In Episode 62 of The Wendel Forum (originally aired on May 12, 2012, on 960 KNEW AM radio), show moderator Bill Acevedo, chair of Wendel Rosen’s sustainable business practice group, welcomes Jeff Jungsten, vice president of Caletti Jungsten Construction, a Marin County-based certified green custom home builder and remodeler celebrating its 25th year.
Jeff Jungsten of Caletti Jungsten in The Wendel Forum studio
Since 2007, Caletti Jungsten has focused on sustainability. Green living is a “cultural cornerstone” at Caletti Jungsten, not simply an overlay, Jungsten explains. The company’s leadership challenges employees to be more efficient and make simple changes like banning plastic bottles from their lives. Today, 70 percent of the company’s work is sustainable and 90 percent of the management is green certified. Jungsten says that the company’s goal is to have entirely sustainable projects within 10 years. Caletti Jungsten also works with its subcontractors to become more sustainable.
Caletti Jungsten is working on several exciting projects, including a LEED Gold residence in Marin and a South of Market home that is serving as a detailed study of indoor air quality products. According to Jungsten, customers are seeking healthy homes, which means focusing on air handling and ventilation; sustainable landscapes that use less water; living roofs and walls; grey water and grey water flushing; controlling waste and composting; and low/no VOC finishes. Seeking to be responsible stewards of forests, customers also want to be informed about where products come from. The result is healthier buildings with higher values.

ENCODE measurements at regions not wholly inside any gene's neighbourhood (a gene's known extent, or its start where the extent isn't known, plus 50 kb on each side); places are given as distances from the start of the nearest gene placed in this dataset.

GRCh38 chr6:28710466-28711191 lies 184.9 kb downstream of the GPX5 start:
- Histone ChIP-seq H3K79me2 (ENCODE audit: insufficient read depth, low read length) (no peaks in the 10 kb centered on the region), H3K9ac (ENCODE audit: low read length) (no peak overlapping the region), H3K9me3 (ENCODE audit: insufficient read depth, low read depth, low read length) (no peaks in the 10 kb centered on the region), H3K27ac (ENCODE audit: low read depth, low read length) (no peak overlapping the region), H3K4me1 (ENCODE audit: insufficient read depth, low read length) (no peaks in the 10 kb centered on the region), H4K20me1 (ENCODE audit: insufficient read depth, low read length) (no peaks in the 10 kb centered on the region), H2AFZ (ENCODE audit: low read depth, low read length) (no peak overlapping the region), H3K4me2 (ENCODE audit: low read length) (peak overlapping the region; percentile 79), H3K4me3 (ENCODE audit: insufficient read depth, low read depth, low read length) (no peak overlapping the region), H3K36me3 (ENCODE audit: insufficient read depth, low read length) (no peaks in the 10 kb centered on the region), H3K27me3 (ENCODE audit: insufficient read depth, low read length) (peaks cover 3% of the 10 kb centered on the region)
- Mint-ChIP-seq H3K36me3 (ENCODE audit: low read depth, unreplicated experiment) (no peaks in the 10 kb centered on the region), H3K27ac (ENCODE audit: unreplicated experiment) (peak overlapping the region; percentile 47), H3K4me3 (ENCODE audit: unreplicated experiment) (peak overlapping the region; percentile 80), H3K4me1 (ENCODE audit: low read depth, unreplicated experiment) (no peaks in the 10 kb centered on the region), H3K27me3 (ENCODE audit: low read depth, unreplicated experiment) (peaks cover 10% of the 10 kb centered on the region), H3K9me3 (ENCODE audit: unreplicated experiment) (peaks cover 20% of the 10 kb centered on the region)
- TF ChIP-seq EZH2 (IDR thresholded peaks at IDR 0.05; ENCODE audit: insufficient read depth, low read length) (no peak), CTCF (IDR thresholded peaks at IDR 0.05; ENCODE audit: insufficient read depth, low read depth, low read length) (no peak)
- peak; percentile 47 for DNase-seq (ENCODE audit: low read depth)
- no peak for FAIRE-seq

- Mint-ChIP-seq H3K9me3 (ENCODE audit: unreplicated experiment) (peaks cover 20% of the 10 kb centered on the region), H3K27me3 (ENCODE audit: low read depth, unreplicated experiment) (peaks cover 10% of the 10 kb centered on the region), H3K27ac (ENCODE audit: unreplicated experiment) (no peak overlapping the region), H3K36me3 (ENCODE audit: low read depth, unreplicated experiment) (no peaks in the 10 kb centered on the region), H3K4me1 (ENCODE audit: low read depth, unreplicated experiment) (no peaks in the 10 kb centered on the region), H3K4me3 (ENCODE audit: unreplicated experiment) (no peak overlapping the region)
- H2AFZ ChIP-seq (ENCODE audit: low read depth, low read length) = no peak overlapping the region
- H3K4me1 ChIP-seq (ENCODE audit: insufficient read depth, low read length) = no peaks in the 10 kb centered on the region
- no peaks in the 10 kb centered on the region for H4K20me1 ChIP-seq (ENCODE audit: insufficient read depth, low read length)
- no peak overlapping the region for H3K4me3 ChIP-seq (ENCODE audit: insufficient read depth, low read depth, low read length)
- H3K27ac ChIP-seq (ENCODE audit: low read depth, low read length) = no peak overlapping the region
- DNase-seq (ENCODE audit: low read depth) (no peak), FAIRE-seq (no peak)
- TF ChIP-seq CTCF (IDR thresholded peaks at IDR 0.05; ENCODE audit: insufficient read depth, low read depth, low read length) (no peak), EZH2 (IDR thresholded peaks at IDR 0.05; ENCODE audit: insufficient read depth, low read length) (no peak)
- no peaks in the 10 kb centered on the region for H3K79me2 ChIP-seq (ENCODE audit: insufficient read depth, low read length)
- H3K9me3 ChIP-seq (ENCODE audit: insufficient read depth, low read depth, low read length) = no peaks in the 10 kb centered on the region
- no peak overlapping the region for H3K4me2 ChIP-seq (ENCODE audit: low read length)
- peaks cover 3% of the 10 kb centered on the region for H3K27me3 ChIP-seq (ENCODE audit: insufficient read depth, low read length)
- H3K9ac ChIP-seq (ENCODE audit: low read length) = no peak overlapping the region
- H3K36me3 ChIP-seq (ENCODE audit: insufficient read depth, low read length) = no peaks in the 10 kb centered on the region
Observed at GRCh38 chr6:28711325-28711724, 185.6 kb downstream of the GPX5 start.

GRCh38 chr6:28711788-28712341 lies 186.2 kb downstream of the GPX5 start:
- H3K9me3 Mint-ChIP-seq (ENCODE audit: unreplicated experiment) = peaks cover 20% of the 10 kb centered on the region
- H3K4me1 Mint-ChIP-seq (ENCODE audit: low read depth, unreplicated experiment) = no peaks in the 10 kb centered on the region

Legislation can also drive the market. Caletti Jungsten exceeds California’s Title 24 Energy Efficiency Standards for Residential and Nonresidential Buildings in every project it takes on. Still, green products, materials and systems cost 5 to 10 percent more. As customers increasingly request them, however, Jungsten believes costs will reduce. “We don’t have a choice in addressing efficiency issues because we’ll run out of resources,” Jungsten explains.
Are you willing to pay more to live or work in a more sustainable building?